There has been some speculation about a new 125 Zuma model from Yamaha. But now it’s official as a Yamaha shows the impressive offering in place in it’s 2009 scooter line up along with the T-Max. The specs/features list a 4 valve, fuel injected 125 four stroke and the photos reveal a very impressive look. It’s priced at 2999.00 and should give the Genuine Buddy 125 a run for it’s money. My only problem with the new offering is what appears to be a lack of a kick-start. Don’t fret 50cc 2 stroke scooter lovers, the 50cc Zuma will still be available for all your Ipone and Motul burning needs. The scooter that started off known as the BW back in 1990 has come a long way.
Posts at Adventure Rider and UrbanScootin suggest that even the Japanese big boys woefully underestimated scooter demand this spring. Vinos and Metropolitans are in very short supply. Even if you read our original story about the shortage, go back and read the comments, a few dealers have posted that it’s even worse than we reported.
Here’s a nice collection of photos of customized twist-n-gos from Japan on twowheelsblog. Not my thing, at all, but worth a look.
For Ryan: A Yamaha T-Max with a Ducati 749 engine. Goodtimes.
As in years past, Yamaha is the official supplier of scooters to the MotoGP paddock. The scooter that will be transporting MotoGP staff and VIPs around the pits is the Yamaha Jog RR MotoGP edition. The Fiat Yamaha Racing team also has made the Yamaha Giggle, known in the US as the C3 and in Japan as the Vox, as their official team scooter. Not to waste an opportunity for branding, Valentino Rossi has a Yamaha Aerox replica for the ultimate fan to show off who he or she pulls for on race day. Not to be outdone, MotoGP rookie sensation Jorge Lorenzo has a Jog RR race replica of his own. The only thing that outnumbers the Yamaha MotoGP-scooter tie-ins in this post is the number of hyperlinks I’ve inserted.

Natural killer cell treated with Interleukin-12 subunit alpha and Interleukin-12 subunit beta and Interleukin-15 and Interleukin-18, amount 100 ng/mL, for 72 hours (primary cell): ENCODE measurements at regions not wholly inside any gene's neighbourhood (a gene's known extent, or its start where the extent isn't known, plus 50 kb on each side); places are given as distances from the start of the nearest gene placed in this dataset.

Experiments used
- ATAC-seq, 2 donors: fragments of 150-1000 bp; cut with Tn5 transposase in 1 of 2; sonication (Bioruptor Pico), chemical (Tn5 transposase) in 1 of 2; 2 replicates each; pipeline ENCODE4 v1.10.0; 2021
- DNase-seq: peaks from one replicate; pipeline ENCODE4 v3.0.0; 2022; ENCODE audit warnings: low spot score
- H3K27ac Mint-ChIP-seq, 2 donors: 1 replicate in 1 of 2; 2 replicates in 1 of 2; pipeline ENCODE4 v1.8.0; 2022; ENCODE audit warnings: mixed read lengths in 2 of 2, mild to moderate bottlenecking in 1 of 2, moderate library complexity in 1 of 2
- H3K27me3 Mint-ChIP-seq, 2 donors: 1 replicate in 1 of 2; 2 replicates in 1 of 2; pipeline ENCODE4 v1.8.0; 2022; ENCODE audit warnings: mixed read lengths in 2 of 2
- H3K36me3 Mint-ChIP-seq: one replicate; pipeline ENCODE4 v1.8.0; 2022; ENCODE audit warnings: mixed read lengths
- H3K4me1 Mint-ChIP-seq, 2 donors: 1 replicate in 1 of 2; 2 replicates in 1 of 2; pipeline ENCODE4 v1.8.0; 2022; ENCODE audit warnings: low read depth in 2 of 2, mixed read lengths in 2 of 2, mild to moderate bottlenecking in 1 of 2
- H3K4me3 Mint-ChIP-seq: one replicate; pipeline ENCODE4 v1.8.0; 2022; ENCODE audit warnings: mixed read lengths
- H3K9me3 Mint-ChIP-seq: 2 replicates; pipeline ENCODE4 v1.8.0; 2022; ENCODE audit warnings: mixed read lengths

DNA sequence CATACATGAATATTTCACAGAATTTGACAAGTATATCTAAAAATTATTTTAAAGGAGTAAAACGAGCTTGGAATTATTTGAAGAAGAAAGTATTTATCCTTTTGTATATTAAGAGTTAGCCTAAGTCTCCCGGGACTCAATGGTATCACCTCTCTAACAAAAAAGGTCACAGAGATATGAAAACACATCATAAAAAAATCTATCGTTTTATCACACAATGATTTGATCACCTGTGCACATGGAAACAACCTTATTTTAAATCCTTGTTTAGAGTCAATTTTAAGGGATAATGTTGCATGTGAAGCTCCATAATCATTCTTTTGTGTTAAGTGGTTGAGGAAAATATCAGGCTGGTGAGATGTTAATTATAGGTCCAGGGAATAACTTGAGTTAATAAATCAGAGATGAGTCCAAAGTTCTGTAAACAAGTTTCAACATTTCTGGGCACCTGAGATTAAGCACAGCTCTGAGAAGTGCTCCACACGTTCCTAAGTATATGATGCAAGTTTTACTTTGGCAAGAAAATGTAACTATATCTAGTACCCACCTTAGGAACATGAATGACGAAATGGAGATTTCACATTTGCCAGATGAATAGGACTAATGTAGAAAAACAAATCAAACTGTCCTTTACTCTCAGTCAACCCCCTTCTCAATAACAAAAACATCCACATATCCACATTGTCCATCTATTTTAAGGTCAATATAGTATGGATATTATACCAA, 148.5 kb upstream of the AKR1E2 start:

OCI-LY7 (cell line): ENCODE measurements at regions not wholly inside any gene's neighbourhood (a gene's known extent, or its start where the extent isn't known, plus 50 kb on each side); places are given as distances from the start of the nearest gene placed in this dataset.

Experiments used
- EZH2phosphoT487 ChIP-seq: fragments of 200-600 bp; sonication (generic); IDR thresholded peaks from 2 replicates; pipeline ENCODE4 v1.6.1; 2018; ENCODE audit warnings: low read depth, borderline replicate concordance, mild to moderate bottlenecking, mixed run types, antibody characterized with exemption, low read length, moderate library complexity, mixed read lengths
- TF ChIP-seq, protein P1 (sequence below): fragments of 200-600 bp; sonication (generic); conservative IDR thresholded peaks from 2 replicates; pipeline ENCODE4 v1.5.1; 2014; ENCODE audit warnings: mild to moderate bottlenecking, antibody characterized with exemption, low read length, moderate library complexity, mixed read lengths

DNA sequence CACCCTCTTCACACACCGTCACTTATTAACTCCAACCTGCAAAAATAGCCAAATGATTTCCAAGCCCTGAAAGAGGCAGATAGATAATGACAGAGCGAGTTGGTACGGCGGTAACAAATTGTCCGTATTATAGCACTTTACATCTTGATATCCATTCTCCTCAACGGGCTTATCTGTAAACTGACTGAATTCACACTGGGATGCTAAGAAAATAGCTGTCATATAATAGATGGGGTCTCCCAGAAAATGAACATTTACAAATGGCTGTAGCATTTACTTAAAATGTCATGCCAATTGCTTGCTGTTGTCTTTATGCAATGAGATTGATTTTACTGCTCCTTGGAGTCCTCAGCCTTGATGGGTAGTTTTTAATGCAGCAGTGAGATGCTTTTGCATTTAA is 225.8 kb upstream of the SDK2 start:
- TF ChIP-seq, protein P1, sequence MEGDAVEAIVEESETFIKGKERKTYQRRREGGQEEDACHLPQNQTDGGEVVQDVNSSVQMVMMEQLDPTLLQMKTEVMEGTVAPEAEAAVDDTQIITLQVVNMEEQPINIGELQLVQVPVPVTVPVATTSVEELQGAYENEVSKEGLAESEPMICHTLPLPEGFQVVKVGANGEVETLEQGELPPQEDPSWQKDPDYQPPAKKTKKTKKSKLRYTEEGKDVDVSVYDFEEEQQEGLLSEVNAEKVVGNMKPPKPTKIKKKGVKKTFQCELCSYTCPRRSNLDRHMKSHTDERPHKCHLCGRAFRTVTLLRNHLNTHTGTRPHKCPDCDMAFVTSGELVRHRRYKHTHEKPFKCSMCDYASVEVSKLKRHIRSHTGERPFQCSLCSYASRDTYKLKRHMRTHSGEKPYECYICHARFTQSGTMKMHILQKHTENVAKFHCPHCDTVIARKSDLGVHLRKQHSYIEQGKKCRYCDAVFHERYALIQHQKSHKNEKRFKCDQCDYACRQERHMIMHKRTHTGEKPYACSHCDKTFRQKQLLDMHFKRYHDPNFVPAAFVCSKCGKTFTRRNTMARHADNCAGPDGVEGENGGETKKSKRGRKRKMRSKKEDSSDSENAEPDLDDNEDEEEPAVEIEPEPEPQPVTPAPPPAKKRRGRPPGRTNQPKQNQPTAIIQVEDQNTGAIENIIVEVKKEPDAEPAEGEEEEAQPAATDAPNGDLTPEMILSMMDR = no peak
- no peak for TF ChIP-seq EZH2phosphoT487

The Scooter Scoop reports the 2009 Yamaha T-Max 500 will come to the U.S. Great news, if it’s true, the T-Max is a great bike by all accounts. Perhaps this development will finally convince Honda to bring us the Euro-market leader SH300i.
What ever your choice of epithet for those who embrace some sort of technical esotericism, get ready to shout it right..about…now!
But in all seriousness, this Yamaha Vino 50 crammed with all kinds of electronic gizmo goodness is pretty cool. I think it could be done much more cleanly with better physical integration, but that’s what the fellows at MP3car.com get to do when they get it all tightly installed in their cars with much more real estate to work with.
Autobloggreen noticed that Yamaha has added MPG estimates to its website. They claim 124mpg for the Zuma, 110 for the Vino, 115 for the C3, all of which are 50cc models (the Zuma is a 2-stroke). Even their Barcaloungers pull over 50mpg, with the Morphous at 56 and the Majesty at 51. All those numbers seem pretty unrealistic in the real-world, and likely to spark even more exaggerated claims from other makers.
It’s always tempting to make fun of The Christian Science Monitor, just because they’re Christian and all, but aside from a handsome-but silly illustration showing a Vespa S leaving a wake of natural goodness*, their obligatory scooter-craze story is pretty decent, rating a mere 12 drinks on the 2sb scale.
* I wish that was the true proportion of a Vespa S to a human being, that would be rad.